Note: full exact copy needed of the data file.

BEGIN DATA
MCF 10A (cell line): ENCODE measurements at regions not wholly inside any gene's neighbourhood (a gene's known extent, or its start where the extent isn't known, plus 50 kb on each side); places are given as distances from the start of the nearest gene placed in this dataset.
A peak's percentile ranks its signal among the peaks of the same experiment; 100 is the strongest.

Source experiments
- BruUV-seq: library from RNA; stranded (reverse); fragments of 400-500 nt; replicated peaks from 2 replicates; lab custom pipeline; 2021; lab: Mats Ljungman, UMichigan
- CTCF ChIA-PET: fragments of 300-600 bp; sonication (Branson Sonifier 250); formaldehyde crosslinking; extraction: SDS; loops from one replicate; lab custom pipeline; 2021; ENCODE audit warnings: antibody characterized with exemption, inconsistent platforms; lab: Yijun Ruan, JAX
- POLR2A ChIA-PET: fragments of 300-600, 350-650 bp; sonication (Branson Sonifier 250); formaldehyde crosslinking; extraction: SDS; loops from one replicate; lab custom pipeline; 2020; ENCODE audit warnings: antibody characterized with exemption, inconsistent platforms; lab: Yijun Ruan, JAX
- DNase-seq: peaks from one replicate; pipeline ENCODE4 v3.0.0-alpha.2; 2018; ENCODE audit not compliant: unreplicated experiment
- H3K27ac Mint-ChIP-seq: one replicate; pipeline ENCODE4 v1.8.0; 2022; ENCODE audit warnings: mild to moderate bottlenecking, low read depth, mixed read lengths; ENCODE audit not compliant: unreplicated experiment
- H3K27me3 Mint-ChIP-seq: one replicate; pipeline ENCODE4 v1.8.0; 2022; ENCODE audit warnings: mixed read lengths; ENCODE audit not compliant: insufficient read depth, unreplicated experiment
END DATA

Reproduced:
MCF 10A (cell line): ENCODE measurements at regions not wholly inside any gene's neighbourhood (a gene's known extent, or its start where the extent isn't known, plus 50 kb on each side); places are given as distances from the start of the nearest gene placed in this dataset.
A peak's percentile ranks its signal among the peaks of the same experiment; 100 is the strongest.

Source experiments
- BruUV-seq: library from RNA; stranded (reverse); fragments of 400-500 nt; replicated peaks from 2 replicates; lab custom pipeline; 2021; lab: Mats Ljungman, UMichigan
- CTCF ChIA-PET: fragments of 300-600 bp; sonication (Branson Sonifier 250); formaldehyde crosslinking; extraction: SDS; loops from one replicate; lab custom pipeline; 2021; ENCODE audit warnings: antibody characterized with exemption, inconsistent platforms; lab: Yijun Ruan, JAX
- POLR2A ChIA-PET: fragments of 300-600, 350-650 bp; sonication (Branson Sonifier 250); formaldehyde crosslinking; extraction: SDS; loops from one replicate; lab custom pipeline; 2020; ENCODE audit warnings: antibody characterized with exemption, inconsistent platforms; lab: Yijun Ruan, JAX
- DNase-seq: peaks from one replicate; pipeline ENCODE4 v3.0.0-alpha.2; 2018; ENCODE audit not compliant: unreplicated experiment
- H3K27ac Mint-ChIP-seq: one replicate; pipeline ENCODE4 v1.8.0; 2022; ENCODE audit warnings: mild to moderate bottlenecking, low read depth, mixed read lengths; ENCODE audit not compliant: unreplicated experiment
- H3K27me3 Mint-ChIP-seq: one replicate; pipeline ENCODE4 v1.8.0; 2022; ENCODE audit warnings: mixed read lengths; ENCODE audit not compliant: insufficient read depth, unreplicated experiment